Micro-LNG – On the Shoulder of Giants

The famous Isaac Newton, and many influential people before him, stated the aphorism that dwarfs sitting on the shoulders of giants are able to see even further than giants themselves. After decades of giant’s domination within the LNG market, mid, small-scale and even micro-LNG plants are turning into the hope of a generation – to maintain security of supply, investment and innovation. And all locally produced, in the reach to the markets.

Methane gas is easy

Methane rich gas in liquefied form is easy. Easy to produce. Easy to transport. Easy to store. Easy to convert (back into its gaseous form). And – at last – easy to produce electricity from it. No wondrous things involved.

Hitchhikers
Unfortunately, methane gas, whenever exploited or produced as biogas or even landfill gas, is seldom alone. It has company – hitchhikers, and to carry them along is not pleasant, nor recommendable.

Normally, methane gas is a simple combination of one carbon and four hydrogen atoms. An easy catch! Once unleashed from their original source the wanted-quintet – together with unpleasant hitchhikers (CO2 and water to be named) – is passing through several engineering-traps, or pre-treatment facilities to unload the unwanted guests. Finally, the quintet approaches the finely-crafted metal gates – the heat exchangers. Methane enters and cold is everywhere, a grim cold, turning the quintet into liquid form. It is stored at site and ready for further use. The world of creating the tools to convert methane gas-to-liquids – the world of engineering – is less poetic due to constant focus on reliability, robustness, mitigating environmental footprints, overall energy consumption, and not to mention price. What are the costs to make the quintet cold?

Then again, cold is good, because the carbon-hydrogen alliance gets chilly, then liquid, and, more importantly, ready for transport to us – today. And to others – tomorrow! We all need energy – today, tomorrow and the day after!

Back to the giants
And the giants do what exactly again? They provide “the cold”.

The market is dominated by giants, super-sized LNG plants in the range of up to 10 million tons per year (in 2010), which can easily be increased to an enormous 20 million tons per year – there are virtually no limits for giants these days. Their planed and outlined sizes are in the sheer mega-range. Often, the attempt to describe such plants as somewhat bigger fridges, is utterly misleading. No fridge is that big nor complicated to use. Again, these things are giants – designed with cutting-edge technology in terms of engineering, planning, manufacturing, construction and operating. Does liquefaction of methane gas on a micro, small and mid-scale level follow the same challenges, difficulties and complexity as giant’s performances and security of supply (bigger is better) do?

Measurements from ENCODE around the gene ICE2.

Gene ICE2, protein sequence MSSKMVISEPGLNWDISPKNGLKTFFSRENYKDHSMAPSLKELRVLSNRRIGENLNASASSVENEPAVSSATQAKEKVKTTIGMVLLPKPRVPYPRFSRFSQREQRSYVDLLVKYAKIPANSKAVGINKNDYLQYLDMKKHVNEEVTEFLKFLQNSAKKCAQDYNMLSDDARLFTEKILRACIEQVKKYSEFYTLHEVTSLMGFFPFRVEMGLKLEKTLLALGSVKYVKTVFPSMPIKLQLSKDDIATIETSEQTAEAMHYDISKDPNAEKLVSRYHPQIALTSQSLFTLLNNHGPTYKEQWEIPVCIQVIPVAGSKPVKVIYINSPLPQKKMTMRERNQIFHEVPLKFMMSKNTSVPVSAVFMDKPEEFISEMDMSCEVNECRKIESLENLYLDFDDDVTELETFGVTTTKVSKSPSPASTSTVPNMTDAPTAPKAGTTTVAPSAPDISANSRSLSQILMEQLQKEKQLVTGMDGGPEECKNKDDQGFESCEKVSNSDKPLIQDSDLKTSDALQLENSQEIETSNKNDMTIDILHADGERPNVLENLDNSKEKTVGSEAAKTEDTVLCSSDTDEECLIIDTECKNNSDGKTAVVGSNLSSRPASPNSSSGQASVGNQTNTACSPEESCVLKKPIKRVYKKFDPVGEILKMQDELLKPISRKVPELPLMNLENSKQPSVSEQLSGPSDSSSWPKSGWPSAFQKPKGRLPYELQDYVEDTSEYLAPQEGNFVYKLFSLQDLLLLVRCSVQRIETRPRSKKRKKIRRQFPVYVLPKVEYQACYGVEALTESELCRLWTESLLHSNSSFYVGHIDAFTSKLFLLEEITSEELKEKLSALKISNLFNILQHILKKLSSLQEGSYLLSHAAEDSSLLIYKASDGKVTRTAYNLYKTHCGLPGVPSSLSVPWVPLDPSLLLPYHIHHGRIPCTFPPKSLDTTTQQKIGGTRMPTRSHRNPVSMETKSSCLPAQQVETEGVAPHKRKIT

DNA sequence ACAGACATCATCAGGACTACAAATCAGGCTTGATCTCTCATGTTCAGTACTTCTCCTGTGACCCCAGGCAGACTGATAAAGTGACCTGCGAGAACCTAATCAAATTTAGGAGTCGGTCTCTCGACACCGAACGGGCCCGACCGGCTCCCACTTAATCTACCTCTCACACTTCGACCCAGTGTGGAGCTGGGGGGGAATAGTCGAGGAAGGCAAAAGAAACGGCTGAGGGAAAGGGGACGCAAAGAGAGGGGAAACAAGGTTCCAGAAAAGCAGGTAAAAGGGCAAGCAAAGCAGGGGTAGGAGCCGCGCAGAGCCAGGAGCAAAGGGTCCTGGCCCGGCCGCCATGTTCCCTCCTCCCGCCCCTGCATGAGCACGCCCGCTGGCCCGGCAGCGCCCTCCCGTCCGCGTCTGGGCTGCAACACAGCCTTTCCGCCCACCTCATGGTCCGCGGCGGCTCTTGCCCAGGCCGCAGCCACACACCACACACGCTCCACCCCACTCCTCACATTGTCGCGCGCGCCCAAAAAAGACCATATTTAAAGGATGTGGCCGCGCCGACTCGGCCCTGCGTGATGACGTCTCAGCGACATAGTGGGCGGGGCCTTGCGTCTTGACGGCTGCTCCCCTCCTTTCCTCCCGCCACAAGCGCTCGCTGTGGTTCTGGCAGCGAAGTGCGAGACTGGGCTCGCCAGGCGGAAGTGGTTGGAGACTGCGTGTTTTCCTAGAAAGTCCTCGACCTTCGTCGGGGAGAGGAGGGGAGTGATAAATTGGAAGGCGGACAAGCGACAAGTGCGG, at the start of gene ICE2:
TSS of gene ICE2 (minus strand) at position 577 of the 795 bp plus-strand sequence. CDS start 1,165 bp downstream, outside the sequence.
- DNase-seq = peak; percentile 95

Particularly small and micro-scale LNG technologies are dwarfs compared to their carrying hosts – the giants. But in recent years cheaper yet robust and reliable technologies are easily available. And the demand for methane gas is growing.

Mature giants and growing-up dwarfs
Even giants started small. Every new technology upheaval or breakthrough lead to another generation and the race continued towards more powerful and complicated machinery to produce LNG. Today we are facing the latest generation of base-load LNG plants.

In 2008 some 20 base-load LNG plants in 16 countries can be identified worldwide. In 2020, it’s firmly believed that almost 30% of Western Europe’s natural gas consumption will be supplied by LNG, mainly produced by base-load LNG plants. If so, another 70% of Europe’s natural gas consumption must be supplied otherwise. Major natural gas pipelines are distributing natural gas from Eastern-Europe and thus contributing substantially towards keeping the supply secured. Is this enough? Possible not. Methane-to-liquids-applications on small or even micro-scale may help to cover energy supply in time of great demand with methane gas supply from biogas, landfill gas or flare gas. An integrated industry where giants will peacefully coexist with dwarfs all around them.

Around the corner
Natural gas infrastructures and strategies are shifting towards an “integrated or total-solutions-market”, strongly focusing on bringing methane-to-markets. And the market is just around the corner! More importantly, long-time neglected candidates for methane-to-liquids-applications are recruited from local biogas, landfill gas, or even flare gas sources.

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